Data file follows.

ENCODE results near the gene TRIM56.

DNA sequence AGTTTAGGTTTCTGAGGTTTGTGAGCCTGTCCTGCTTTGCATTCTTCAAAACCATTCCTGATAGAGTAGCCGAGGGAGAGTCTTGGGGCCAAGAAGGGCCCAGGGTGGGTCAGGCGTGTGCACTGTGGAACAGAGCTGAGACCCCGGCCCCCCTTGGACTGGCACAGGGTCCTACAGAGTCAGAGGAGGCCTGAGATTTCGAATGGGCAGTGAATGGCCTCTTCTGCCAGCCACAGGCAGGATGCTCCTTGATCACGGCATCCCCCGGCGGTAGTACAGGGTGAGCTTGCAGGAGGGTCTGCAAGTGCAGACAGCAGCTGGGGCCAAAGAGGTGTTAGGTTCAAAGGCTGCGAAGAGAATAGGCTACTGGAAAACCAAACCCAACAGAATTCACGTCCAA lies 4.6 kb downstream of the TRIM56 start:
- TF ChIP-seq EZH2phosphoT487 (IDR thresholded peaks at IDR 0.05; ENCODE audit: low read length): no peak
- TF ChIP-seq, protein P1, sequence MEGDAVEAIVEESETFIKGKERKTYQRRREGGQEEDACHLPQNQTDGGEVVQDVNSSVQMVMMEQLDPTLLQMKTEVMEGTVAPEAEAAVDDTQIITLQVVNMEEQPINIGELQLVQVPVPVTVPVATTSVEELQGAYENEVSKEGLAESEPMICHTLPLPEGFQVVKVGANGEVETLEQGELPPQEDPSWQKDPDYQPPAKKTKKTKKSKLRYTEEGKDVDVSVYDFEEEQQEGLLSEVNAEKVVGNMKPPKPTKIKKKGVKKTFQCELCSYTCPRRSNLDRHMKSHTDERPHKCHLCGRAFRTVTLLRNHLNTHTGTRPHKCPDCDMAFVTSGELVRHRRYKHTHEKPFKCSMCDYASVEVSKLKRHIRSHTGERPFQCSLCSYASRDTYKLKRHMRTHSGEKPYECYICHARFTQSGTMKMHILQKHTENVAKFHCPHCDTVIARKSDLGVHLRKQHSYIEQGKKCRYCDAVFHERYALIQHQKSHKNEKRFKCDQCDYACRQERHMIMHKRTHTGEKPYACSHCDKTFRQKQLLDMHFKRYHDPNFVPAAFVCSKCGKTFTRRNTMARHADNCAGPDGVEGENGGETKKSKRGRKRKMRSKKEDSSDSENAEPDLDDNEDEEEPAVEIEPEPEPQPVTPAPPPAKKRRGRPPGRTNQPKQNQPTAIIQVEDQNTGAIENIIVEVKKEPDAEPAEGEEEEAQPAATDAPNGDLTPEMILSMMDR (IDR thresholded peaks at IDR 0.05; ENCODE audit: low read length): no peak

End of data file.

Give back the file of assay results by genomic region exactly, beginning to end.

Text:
ENCODE results near the gene TRIM56.

DNA sequence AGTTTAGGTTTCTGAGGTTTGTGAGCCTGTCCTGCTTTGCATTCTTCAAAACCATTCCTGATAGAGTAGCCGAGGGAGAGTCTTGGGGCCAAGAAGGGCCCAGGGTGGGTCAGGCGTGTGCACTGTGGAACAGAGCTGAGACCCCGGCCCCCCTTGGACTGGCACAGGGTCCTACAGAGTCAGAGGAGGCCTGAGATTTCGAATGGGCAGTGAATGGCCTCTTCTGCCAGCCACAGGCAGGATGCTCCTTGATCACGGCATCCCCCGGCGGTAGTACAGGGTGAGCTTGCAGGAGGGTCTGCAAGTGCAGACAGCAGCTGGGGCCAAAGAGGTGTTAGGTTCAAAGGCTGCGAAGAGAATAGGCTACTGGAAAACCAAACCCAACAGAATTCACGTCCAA lies 4.6 kb downstream of the TRIM56 start:
- TF ChIP-seq EZH2phosphoT487 (IDR thresholded peaks at IDR 0.05; ENCODE audit: low read length): no peak
- TF ChIP-seq, protein P1, sequence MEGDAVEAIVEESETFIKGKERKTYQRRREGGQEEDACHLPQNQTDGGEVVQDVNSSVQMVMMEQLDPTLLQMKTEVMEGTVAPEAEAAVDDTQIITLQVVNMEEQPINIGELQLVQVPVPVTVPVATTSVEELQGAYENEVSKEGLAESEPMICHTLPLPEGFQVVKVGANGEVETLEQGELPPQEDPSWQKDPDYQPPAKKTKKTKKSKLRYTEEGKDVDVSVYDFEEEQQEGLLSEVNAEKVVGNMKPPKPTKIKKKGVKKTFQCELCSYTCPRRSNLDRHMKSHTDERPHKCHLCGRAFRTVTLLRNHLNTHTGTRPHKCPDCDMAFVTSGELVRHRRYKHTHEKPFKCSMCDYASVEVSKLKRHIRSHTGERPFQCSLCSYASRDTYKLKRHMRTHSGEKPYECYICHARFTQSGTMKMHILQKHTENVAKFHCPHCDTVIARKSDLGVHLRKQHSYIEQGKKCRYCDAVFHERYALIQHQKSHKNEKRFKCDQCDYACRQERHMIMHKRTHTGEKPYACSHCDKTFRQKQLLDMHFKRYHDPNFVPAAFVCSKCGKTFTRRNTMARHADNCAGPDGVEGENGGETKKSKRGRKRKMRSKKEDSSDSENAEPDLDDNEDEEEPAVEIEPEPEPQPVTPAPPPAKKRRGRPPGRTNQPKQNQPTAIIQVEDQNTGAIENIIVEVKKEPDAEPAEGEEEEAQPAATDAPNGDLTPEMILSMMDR (IDR thresholded peaks at IDR 0.05; ENCODE audit: low read length): no peak